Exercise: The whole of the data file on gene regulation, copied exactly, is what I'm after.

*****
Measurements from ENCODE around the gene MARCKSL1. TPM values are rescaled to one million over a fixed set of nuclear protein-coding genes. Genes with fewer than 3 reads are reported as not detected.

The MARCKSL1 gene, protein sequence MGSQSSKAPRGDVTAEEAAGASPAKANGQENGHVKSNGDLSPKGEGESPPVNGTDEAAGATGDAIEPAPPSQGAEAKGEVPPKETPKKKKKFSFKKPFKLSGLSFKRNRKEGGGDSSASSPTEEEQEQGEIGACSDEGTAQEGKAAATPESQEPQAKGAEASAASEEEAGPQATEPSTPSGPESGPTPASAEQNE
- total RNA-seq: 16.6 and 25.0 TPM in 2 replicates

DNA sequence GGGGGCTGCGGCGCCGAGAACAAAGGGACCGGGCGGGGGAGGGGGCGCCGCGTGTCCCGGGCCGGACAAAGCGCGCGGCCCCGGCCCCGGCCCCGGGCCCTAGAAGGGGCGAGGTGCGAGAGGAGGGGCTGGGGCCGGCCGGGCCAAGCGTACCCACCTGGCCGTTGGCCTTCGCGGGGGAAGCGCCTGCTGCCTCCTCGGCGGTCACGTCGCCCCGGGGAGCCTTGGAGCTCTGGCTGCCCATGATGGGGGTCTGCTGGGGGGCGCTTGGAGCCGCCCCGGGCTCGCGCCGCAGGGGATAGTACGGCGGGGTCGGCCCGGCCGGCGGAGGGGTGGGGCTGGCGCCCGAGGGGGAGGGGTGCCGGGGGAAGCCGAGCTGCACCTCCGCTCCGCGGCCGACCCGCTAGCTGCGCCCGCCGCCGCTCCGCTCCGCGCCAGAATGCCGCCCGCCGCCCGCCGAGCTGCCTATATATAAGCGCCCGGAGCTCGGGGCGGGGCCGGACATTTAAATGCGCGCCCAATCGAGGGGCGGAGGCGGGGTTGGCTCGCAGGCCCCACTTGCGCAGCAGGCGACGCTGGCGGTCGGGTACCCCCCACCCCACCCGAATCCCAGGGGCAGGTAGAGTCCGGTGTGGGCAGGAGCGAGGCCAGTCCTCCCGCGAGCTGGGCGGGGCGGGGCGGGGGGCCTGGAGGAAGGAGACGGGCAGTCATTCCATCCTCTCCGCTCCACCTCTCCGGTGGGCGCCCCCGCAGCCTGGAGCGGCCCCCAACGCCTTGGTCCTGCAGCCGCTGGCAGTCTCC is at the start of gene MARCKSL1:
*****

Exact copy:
Measurements from ENCODE around the gene MARCKSL1. TPM values are rescaled to one million over a fixed set of nuclear protein-coding genes. Genes with fewer than 3 reads are reported as not detected.

The MARCKSL1 gene, protein sequence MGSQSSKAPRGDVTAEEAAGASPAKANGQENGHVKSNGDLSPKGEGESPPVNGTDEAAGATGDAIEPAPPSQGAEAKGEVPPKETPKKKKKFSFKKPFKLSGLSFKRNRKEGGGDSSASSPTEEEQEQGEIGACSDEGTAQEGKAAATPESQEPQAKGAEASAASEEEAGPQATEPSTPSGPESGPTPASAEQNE
- total RNA-seq: 16.6 and 25.0 TPM in 2 replicates

DNA sequence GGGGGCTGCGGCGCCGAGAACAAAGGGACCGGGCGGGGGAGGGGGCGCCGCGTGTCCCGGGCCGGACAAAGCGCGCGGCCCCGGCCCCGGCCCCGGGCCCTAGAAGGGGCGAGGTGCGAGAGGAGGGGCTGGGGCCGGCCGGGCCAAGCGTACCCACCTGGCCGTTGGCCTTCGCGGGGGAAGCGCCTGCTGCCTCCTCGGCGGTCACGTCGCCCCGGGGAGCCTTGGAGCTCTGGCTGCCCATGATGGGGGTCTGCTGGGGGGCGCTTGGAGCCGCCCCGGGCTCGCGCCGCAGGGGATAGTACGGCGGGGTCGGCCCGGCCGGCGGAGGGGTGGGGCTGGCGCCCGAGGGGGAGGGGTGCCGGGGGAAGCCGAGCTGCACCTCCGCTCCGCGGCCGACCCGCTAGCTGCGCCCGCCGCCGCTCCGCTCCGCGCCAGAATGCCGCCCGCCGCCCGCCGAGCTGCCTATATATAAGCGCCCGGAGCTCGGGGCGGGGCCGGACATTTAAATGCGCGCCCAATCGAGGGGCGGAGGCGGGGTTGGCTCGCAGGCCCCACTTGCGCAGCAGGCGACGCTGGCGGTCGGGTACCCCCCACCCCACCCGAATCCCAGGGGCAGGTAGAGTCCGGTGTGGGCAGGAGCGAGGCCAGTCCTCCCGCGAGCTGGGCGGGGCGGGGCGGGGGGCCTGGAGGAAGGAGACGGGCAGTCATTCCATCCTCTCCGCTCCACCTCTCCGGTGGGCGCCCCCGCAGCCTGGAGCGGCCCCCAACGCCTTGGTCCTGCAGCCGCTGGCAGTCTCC is at the start of gene MARCKSL1: